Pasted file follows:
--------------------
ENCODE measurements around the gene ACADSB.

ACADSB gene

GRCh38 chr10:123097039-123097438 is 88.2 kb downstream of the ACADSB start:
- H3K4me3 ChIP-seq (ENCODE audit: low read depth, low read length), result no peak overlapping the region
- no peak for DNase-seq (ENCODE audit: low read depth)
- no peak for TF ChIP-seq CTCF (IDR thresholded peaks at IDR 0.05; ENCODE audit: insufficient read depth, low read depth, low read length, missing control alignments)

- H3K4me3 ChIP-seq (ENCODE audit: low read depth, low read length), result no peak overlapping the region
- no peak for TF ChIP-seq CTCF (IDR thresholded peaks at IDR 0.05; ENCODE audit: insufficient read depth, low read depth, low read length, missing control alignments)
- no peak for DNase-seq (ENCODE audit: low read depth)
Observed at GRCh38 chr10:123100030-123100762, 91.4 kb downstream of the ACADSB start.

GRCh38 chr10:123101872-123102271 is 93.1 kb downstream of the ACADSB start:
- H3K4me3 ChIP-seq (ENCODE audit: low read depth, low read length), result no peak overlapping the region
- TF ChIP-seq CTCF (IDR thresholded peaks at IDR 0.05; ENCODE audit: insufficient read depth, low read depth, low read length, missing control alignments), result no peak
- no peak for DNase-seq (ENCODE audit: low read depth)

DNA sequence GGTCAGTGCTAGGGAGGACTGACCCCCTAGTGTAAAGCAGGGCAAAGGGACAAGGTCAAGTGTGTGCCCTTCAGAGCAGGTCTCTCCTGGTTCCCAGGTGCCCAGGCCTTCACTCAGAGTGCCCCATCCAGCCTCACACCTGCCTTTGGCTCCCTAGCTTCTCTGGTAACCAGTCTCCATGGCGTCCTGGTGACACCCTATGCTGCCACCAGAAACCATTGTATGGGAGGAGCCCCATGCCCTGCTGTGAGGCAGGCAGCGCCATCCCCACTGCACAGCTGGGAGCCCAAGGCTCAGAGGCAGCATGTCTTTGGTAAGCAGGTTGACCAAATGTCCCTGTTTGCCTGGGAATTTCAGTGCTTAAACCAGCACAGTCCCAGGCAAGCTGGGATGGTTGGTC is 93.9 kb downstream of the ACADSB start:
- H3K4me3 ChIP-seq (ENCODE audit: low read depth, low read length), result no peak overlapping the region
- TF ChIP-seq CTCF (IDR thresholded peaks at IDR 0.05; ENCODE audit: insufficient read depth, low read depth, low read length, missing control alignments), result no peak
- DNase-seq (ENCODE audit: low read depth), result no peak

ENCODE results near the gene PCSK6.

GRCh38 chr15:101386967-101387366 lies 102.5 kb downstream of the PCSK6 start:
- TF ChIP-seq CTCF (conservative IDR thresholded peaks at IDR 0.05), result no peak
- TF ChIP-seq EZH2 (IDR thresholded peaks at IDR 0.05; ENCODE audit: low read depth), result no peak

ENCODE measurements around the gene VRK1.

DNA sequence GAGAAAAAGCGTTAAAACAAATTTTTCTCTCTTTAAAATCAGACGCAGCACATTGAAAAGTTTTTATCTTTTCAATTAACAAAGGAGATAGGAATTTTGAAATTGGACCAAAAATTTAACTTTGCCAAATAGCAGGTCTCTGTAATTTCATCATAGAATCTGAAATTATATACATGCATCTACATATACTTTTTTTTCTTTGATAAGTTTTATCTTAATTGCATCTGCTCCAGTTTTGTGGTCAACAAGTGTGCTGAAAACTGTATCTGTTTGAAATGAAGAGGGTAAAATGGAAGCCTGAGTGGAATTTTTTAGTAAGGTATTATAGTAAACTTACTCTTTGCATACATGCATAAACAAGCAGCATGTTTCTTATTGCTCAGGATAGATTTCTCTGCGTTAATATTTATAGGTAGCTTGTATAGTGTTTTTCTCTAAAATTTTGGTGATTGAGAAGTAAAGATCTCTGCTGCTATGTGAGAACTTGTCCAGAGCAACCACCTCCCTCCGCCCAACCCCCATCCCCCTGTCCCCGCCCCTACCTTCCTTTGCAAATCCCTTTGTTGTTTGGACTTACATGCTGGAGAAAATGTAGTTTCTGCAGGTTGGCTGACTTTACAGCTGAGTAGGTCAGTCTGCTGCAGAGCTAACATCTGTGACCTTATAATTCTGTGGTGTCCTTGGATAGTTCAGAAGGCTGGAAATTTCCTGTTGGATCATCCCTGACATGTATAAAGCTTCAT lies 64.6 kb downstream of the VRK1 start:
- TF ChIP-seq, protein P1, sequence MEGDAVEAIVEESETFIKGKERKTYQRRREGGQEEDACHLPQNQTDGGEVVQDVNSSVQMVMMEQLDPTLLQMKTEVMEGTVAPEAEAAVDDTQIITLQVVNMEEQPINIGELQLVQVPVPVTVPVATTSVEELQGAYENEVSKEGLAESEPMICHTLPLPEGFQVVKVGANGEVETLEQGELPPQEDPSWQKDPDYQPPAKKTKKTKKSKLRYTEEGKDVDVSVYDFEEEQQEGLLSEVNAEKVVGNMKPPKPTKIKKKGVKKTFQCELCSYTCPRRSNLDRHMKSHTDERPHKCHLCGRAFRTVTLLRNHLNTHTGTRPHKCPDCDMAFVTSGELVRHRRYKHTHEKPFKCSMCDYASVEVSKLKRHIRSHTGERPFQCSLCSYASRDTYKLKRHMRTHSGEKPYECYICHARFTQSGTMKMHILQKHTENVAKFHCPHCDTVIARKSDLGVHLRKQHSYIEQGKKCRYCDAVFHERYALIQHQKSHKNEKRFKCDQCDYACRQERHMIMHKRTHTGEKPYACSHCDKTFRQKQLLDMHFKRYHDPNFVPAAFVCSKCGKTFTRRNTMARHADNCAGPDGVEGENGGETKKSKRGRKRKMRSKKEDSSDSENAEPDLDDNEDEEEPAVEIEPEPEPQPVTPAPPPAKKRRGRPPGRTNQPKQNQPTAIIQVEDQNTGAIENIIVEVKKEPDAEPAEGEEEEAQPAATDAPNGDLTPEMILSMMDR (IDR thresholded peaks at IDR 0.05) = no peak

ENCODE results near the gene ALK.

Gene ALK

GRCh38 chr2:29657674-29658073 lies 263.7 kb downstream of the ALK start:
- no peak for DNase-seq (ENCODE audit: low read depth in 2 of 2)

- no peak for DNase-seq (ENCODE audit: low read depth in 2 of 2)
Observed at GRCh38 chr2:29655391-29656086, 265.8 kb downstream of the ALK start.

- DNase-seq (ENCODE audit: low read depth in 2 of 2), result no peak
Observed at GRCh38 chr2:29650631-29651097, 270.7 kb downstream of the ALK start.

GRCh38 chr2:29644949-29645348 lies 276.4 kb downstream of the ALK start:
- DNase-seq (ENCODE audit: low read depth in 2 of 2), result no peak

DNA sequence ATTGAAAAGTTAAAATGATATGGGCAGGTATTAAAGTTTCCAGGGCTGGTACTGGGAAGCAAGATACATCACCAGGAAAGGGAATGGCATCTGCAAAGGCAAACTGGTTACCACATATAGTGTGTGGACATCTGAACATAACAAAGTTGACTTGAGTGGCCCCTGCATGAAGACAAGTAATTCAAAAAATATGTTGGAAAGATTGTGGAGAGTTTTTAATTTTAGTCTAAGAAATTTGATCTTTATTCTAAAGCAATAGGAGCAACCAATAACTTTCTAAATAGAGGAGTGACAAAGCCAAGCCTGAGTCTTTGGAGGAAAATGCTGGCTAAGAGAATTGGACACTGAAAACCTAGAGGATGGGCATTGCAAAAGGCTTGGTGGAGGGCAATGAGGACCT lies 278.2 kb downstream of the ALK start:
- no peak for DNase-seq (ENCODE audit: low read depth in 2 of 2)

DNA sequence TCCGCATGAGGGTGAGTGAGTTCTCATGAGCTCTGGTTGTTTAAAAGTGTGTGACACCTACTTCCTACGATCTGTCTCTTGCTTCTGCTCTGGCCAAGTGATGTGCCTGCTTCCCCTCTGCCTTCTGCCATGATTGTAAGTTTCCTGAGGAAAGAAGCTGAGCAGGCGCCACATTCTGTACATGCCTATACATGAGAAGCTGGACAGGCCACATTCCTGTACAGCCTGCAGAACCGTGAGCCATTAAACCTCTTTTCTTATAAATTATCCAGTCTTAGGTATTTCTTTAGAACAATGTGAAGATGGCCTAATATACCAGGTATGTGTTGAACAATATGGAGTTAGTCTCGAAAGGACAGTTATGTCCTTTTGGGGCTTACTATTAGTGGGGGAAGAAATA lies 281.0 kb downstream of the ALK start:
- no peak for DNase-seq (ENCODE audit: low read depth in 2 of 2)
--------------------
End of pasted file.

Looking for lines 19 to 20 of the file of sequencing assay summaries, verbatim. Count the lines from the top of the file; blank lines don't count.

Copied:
ENCODE results near the gene PCSK6.

GRCh38 chr15:101386967-101387366 lies 102.5 kb downstream of the PCSK6 start: